It is handy though, to support the baby with your hand and let your hand follow the movement of the baby, so it doesn’t fall on the floor.
Handy, yes.

C. When it goes to fast in the end there is a risk of tearing, but you can help to put some fingers between the vagina and anal wall to give some extra pressure at the skin.
Is this with the hand that is not busy keeping the baby from falling on the floor?

D. Now, what is good to have with you, in case the child gets born in the car!
Some pair of gloves, some blankets to wrap the baby in, two pieces of wrope ( 15 cm long and clean) to tie the cord, clean scissors. (and tissues/pieces of cloth).
Okay, I don't remember ANYTHING in the previous instructions involving rope!

In case the baby is born you have to tie the cord, otherwise blood floes back.
Oh, yeah. Just in case this birthing process ends with a BIRTH.

First you tie the cord (wrap it, knot it, wrap it around it, knot it: three times) 1,5 finger width (1- 2 cm ) from the bellybutton. Really tight. Then you tie it around 2 fingers width from the first tie, also really tied. Then you can cut it, in between, so the baby is loose, but you can also wait for the ambulance. Wrap the baby in warm blankets and/or lay it next to the mother. And wait for the placenta to come.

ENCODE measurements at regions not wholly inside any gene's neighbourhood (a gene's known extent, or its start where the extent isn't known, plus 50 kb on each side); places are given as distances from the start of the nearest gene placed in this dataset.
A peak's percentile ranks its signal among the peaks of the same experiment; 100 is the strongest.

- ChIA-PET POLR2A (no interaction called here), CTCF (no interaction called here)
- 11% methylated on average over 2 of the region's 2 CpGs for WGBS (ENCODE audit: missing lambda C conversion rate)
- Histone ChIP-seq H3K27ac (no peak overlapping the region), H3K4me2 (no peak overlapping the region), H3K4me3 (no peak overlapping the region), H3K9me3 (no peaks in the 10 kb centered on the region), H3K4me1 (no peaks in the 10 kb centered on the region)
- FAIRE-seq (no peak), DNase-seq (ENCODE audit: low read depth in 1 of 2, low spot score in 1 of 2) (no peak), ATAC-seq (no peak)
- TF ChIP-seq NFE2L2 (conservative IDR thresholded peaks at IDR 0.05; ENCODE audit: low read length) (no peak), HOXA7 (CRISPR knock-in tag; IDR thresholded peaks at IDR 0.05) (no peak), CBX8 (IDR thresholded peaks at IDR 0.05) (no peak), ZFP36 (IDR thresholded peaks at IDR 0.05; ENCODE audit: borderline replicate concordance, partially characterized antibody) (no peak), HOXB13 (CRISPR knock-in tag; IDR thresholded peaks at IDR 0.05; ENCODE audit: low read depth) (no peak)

The ambulance. Through the crowds of demons. Right. But, now I see what the rope is for. What do we do with the placenta when it comes?

(when the baby is not responding: rub it firmly, slap its buttocks and when there is saliva at the mouth remove it with the tissue, so the baby breaths better)
I guess that is better than ME screaming "the baby is not responding, get a doctor!!!"

E. Now in case when things go wrong: arms or legs first, shoulders stuck, lots of bleeding, big tear: you have to go to the hospital. But know that, and you do not want that of course, but sometimes mothers arrive here after two days with a prolonged delivery and the child and mother get out alive. You will probably be in the hospital before that.
Here is where my mind starts to go blank . . . .

F. And first babies usually take 8-14 hours.